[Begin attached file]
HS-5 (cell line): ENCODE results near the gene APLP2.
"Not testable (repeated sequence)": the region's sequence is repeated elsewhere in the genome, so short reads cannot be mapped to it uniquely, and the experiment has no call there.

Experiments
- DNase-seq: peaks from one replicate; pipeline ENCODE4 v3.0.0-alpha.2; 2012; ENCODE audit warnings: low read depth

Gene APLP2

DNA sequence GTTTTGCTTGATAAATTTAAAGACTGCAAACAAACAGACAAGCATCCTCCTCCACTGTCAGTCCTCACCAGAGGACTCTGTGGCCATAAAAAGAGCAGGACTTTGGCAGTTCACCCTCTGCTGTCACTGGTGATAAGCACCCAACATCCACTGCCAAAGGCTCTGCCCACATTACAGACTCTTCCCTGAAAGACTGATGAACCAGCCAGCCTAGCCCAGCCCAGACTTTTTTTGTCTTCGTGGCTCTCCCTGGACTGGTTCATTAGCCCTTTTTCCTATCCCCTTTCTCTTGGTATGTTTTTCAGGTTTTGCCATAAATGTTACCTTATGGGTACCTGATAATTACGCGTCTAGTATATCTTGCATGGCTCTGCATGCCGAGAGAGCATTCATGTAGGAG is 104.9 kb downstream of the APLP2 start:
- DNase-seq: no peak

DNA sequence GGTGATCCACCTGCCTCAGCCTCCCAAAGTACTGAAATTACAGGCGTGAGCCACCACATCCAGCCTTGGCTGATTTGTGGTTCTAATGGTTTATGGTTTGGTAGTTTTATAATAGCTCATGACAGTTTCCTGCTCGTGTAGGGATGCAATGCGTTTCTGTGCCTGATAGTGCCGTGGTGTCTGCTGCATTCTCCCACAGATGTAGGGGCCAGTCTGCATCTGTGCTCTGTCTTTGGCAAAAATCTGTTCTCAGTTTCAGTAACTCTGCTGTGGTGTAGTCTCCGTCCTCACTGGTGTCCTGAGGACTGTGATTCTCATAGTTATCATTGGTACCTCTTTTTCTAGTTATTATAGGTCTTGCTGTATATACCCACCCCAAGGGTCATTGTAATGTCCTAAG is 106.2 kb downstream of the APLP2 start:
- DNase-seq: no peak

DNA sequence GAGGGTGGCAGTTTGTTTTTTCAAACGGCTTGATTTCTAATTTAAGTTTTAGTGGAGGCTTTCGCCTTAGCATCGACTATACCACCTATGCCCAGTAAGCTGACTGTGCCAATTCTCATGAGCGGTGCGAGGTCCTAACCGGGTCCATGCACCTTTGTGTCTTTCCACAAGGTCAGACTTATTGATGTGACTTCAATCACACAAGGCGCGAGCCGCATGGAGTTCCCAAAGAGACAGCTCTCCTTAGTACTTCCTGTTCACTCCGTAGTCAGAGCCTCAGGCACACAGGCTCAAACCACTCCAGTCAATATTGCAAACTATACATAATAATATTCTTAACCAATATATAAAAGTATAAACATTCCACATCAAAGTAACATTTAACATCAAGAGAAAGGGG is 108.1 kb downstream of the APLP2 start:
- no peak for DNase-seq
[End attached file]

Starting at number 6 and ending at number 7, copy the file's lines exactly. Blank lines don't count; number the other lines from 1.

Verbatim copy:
DNA sequence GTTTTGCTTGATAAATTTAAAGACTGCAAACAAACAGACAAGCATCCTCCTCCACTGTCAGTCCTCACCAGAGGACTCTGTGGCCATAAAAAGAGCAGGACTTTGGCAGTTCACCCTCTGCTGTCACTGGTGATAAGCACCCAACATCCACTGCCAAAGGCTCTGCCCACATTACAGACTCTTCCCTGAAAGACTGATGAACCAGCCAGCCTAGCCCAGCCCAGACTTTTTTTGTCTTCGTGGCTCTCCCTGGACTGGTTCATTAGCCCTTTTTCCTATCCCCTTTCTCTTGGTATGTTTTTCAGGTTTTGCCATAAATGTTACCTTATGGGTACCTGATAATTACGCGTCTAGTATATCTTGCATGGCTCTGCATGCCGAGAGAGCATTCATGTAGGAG is 104.9 kb downstream of the APLP2 start:
- DNase-seq: no peak